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Thoracic Outlet Syndrome

Medically reviewed by Last updated on Jan 5, 2023.

Thoracic outlet syndrome (TOS) occurs when nerves or blood vessels are pinched in the thoracic outlet. The thoracic outlet is the area between your collarbone and your first rib. Nerves and blood vessels run through the thoracic outlet as they go from your chest out to your hands.

Thoracic Outlet Syndrome


Physical therapy:

A physical therapist teaches you exercises to strengthen the muscles in your neck, shoulders, and back. This can help increase the amount of room in the thoracic outlet. These exercises can also help improve your posture and decrease pain.


  • Practice correct posture.
  • Do not sleep with your arms above your chest.
  • Avoid activities that involve repeated movements.
  • Do exercises as directed to strengthen and stretch your shoulder and neck muscles.


You may need any of the following:

  • Nonsteroidal anti-inflammatory (NSAID) medicine may decrease swelling or pain. This medicine can be bought with or without a doctor's order. NSAIDs can cause stomach bleeding or kidney problems in certain people. If you take blood thinner medicine, always ask your provider if NSAIDs are safe for you. Always read the medicine label and follow the directions on it before using this medicine.
  • Muscle relaxers or other medicines to decrease nerve pain may be needed. Ask your provider for more information about these medicines.
  • Prescription pain medicine may be given to decrease pain. Do not wait until the pain is severe before you take this medicine.
  • Take your medicine as directed. Contact your healthcare provider if you think your medicine is not helping or if you have side effects. Tell your provider if you are allergic to any medicine. Keep a list of the medicines, vitamins, and herbs you take. Include the amounts, and when and why you take them. Bring the list or the pill bottles to follow-up visits. Carry your medicine list with you in case of an emergency.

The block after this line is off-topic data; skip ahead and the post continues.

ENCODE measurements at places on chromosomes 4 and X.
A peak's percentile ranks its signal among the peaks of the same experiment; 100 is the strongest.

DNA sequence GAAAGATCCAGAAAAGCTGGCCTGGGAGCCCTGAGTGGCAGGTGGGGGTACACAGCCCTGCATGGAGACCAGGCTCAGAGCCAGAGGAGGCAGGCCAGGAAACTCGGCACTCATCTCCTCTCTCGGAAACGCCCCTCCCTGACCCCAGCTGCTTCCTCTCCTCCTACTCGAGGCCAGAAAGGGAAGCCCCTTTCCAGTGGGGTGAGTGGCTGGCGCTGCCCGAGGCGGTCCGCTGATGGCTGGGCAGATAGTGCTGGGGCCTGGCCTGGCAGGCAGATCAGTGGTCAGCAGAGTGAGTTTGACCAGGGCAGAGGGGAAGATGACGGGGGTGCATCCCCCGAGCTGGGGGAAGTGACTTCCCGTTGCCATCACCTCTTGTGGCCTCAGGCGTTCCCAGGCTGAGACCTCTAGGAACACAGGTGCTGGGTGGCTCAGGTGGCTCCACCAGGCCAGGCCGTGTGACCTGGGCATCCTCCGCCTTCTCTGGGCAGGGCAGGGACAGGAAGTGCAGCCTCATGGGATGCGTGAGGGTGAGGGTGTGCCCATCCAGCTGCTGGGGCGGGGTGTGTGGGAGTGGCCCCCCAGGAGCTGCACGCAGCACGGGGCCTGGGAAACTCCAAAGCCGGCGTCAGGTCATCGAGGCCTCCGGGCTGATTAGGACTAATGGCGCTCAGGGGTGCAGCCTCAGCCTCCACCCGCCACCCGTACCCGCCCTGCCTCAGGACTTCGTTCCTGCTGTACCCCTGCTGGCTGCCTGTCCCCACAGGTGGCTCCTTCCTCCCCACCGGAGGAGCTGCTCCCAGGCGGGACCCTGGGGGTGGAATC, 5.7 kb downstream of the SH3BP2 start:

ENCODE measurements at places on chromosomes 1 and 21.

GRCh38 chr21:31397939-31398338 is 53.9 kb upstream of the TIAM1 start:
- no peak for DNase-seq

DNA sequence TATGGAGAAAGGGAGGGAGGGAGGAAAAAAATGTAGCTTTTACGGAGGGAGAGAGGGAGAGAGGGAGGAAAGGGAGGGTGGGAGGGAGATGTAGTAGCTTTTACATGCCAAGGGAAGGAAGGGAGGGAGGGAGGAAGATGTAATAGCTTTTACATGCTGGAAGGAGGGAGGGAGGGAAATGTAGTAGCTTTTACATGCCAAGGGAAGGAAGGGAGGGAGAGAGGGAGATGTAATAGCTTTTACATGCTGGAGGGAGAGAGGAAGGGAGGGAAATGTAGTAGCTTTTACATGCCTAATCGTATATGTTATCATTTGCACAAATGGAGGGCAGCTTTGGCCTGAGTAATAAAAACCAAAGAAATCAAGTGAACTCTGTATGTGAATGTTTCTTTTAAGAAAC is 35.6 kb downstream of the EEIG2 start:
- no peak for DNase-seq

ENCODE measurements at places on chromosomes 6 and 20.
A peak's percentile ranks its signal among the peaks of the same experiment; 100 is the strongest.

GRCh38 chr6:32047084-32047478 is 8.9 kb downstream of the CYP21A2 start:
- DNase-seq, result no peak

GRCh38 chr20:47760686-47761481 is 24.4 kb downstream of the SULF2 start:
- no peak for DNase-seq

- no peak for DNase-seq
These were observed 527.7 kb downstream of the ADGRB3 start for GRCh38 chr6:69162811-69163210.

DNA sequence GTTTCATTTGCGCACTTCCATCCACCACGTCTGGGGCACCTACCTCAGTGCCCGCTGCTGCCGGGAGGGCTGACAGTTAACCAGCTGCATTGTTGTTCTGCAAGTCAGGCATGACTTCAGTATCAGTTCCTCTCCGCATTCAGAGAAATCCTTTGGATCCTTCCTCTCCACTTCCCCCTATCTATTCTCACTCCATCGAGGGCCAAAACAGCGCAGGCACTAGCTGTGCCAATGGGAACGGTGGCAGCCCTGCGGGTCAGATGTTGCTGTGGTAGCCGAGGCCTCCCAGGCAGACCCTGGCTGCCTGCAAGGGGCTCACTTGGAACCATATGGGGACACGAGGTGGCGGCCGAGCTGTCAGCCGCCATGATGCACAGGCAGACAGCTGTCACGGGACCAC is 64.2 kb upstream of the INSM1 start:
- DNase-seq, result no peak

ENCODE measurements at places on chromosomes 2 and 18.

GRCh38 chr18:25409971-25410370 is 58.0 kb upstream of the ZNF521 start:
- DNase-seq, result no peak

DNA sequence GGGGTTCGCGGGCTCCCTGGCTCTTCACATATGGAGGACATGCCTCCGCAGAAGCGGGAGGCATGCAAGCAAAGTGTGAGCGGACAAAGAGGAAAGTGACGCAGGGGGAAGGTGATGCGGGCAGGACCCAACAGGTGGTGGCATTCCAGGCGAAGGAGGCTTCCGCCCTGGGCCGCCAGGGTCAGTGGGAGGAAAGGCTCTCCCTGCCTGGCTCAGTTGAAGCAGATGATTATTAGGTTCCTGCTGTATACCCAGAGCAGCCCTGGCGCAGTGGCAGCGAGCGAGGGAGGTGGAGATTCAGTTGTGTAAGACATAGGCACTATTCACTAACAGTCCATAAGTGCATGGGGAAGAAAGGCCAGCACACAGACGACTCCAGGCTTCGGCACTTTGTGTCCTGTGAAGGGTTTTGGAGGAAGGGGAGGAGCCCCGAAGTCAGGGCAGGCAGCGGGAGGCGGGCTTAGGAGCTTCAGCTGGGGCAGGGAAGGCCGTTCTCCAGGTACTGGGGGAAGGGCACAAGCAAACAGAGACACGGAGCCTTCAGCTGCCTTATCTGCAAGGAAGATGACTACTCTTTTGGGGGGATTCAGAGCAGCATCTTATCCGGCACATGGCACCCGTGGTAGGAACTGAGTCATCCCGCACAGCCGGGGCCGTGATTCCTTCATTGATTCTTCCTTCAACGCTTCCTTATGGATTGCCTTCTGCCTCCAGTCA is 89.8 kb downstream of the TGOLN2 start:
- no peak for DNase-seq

Follow up with your healthcare provider in 3 to 4 weeks:

Your provider may refer you to an orthopedic, neurologic, or other specialist. Write down your questions so you remember to ask them during your visits.

Contact your healthcare provider if:

  • You have new pain, numbness, or tingling in your neck, shoulder, arm, or hand.
  • You have a weak grip that is new for you.
  • One hand looks smaller than the other.
  • You have questions or concerns about your condition or care.

Return to the emergency department if:

  • You have severe pain.
  • Your arm or hand aches or feels heavy.
  • Your arm or hand feels cold, or looks pale or blue.

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The above information is an educational aid only. It is not intended as medical advice for individual conditions or treatments. Talk to your doctor, nurse or pharmacist before following any medical regimen to see if it is safe and effective for you.

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Always consult your healthcare provider to ensure the information displayed on this page applies to your personal circumstances.